An interpretation given the statute by the FTC, the administrative agency empowered by Congress to enforce the FDCPA, supports the above conclusion. In 1988, the FTC issued a “Commentary on the Fair Debt Collection Practices Act” (“Commentary”), which is designed to provide a “comprehensive vehicle for promoting staff opinions concerning the FDCPA.” Statements of General Policy or Interpretation Staff Commentary on the Fair Debt Collection Practices Act, 53 Fed.Reg. 50097 (1988) (published December 13, 1988). The Commentary provides:
Because the FDCPA’s definition of “debt collection” includes parties whose principal business is enforcing security interests only for section 808(6) [§ 1692f(6)] purposes, such parties (if they do not otherwise fall within the definition) are subject only to this provision and not to the rest of the FDCPA.
Id. at 50108. Although its “precedential value” is “limited by the restrictive interpretative power given to [the FTC] under the FDCPA”, the Commentary lends “some weight” to the conclusion that an enforcer of a security interest falls within the ambit of the FDCPA only for purposes of § 1692f(6). Staub v. Harris, 626 F.2d 275, 279 (3d Cir.1980).
Finally, the only case found by Court or the parties which extensively addresses the applicability of the FDCPA to repossession agencies supports the Court’s interpretation of the FDCPA. Colton v. Ford Motor Credit Co., No. 3916, slip op., 1986 WL 8538 (Ohio Ct.App. July 30, 1986) (Lexis, States library, Ohio file) (reproduced in defendants’ Appendix at A-27); see also In re Koresko, 91 B.R. 689, 692, 694 n. 2 (Bankr.E.D.Pa.1988) (concludes that there is no evidence that FDCPA applies to repossession agency in the business of repossession of automobiles); Meredith v. Pathfinders Detective and Recovery, Inc., C/A No. 82-2482-3, slip op. (D.S.C. November 9, 1983) (LEXIS, Genfed library, Dist file) (plaintiff concedes he can sue repossessor of his car only under one section of FDCPA); Kohler v. Ford Motor Credit Co., 112 Misc.2d 480, 447 N.Y.S.2d 215, 217 (N.Y.Sup.Ct.1982) (court concludes that FDCPA has no application where repossessor is being sued for repossession of plaintiff’s car), modified on other grounds, 93 A.D.2d 205, 462 N.Y.S.2d 297, 298 n. 1 (N.Y.App.Div.1983).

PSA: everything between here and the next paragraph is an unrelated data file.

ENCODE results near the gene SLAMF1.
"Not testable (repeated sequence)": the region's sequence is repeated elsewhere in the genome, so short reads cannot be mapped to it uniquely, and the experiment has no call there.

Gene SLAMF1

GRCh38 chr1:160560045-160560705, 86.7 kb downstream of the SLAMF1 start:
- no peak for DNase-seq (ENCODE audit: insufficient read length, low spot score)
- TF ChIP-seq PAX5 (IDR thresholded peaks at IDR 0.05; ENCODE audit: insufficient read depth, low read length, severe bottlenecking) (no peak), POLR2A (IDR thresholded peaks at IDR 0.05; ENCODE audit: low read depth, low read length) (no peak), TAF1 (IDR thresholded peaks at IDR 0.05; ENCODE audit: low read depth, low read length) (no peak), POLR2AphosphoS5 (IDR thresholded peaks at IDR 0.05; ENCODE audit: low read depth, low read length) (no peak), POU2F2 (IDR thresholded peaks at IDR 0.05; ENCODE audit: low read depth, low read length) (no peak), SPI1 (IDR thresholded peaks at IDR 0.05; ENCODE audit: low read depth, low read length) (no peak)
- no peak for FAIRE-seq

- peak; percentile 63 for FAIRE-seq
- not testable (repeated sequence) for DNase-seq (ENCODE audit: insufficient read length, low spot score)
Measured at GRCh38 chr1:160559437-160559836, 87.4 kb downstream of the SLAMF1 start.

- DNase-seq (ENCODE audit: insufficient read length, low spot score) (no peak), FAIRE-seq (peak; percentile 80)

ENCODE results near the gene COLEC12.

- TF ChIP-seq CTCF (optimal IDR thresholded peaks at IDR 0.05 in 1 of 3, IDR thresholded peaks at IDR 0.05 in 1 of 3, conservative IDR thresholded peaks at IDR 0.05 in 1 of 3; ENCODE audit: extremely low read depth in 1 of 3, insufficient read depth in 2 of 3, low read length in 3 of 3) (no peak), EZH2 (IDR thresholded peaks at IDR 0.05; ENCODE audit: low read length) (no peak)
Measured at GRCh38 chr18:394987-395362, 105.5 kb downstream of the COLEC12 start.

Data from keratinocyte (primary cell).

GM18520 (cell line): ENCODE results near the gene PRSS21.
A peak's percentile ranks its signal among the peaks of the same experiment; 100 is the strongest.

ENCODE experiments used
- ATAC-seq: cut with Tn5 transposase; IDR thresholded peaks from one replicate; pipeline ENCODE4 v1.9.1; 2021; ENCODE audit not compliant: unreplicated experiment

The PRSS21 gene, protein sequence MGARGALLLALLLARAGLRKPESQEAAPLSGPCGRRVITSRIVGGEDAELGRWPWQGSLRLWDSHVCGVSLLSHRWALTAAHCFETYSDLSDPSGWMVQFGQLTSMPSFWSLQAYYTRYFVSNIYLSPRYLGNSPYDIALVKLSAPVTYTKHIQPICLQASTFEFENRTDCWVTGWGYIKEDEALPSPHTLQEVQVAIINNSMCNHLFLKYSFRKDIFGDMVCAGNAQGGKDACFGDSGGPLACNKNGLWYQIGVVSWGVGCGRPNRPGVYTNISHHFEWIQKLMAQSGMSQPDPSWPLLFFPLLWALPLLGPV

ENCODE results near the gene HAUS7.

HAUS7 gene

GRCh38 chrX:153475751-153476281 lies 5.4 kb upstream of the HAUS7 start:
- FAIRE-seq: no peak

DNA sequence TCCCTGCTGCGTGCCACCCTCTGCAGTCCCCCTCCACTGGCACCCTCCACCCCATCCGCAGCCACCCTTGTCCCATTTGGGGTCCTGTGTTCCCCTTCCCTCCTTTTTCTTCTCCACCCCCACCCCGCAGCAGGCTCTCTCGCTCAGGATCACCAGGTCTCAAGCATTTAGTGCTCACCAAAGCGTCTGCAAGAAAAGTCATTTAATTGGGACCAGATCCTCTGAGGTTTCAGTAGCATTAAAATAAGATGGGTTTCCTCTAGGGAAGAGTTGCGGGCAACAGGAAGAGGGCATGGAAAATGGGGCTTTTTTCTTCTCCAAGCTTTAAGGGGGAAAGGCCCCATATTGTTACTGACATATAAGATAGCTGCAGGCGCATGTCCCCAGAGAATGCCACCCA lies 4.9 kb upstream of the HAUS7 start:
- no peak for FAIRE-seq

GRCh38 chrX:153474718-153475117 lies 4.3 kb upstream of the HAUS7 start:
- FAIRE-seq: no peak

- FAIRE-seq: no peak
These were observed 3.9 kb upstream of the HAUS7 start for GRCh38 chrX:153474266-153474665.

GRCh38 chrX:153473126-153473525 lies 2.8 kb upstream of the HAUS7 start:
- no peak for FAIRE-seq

In Colton, the Ohio Court of Appeals upheld the grant of a summary judgment when it reasoned that the FDCPA “defines repossessors as debt collectors only for a single limited purpose.” Appendix at A-31. After an analysis of the statute, the court concluded that, “[t]he Act’s express inclusion of repossessors for this purpose alone reveals the legislative intent that repossessors are exempt for all other purposes.” Id. In this case, the Court, after engaging in statutory construction and examining the legislative history and FTC’s interpretation, concludes similarly that the FDCPA does not restrict the conduct of repossession agencies, except in § 1692f(6). Consequently, this suit must be dismissed if Kent Recovery qualifies as a repossession agency.
C. Is Kent Recovery a Repossession Agency?
Jordan contends that Kent Recovery is not a repossession agency but rather a collection agency engaged in the collection of money. In support of this position she offers two arguments. First, Jordan contends that repossession agencies such as Kent Recovery are engaged in the indirect collection of a debt. As an example of Kent Recovery’s indirect collection of debt, Jordan contends that defendants’ actions indirectly caused her friend, Smith, to again make Jordan’s payments on the loan for her car. Second, Jordan contends that Kent Recovery is a collection agency because Murray, its president, indicated in his deposition that he once did “odds and ends collection work”. Appendix at A-37. The Court finds neither argument persuasive.
Jordan’s argument concerning the indirect collection of a debt has two weaknesses. First, Jordan’s argument assumes, but does not prove, that repossession of secured property is synonymous with collection of a “debt” under the FDCPA. The FDCPA defines “debt” to be any “obligation of a consumer to pay money arising out of a transaction in which the money, property, insurance, or services which are the subject of the transaction are primarily for personal, family, or household purchases….” 15 U.S.C.A. § 1692a(5) (West 1982). The undisputed evidence in this case clearly establishes that Kent Recovery was seeking the recovery of Jordan’s car, and was not seeking the recovery of the debt itself, which is the “obligation of a consumer to pay money”. § 1692a(5). Accordingly, the Court concludes that Kent Recovery was not engaged in the indirect collection of a “debt” when it attempted to repossess Jordan’s car.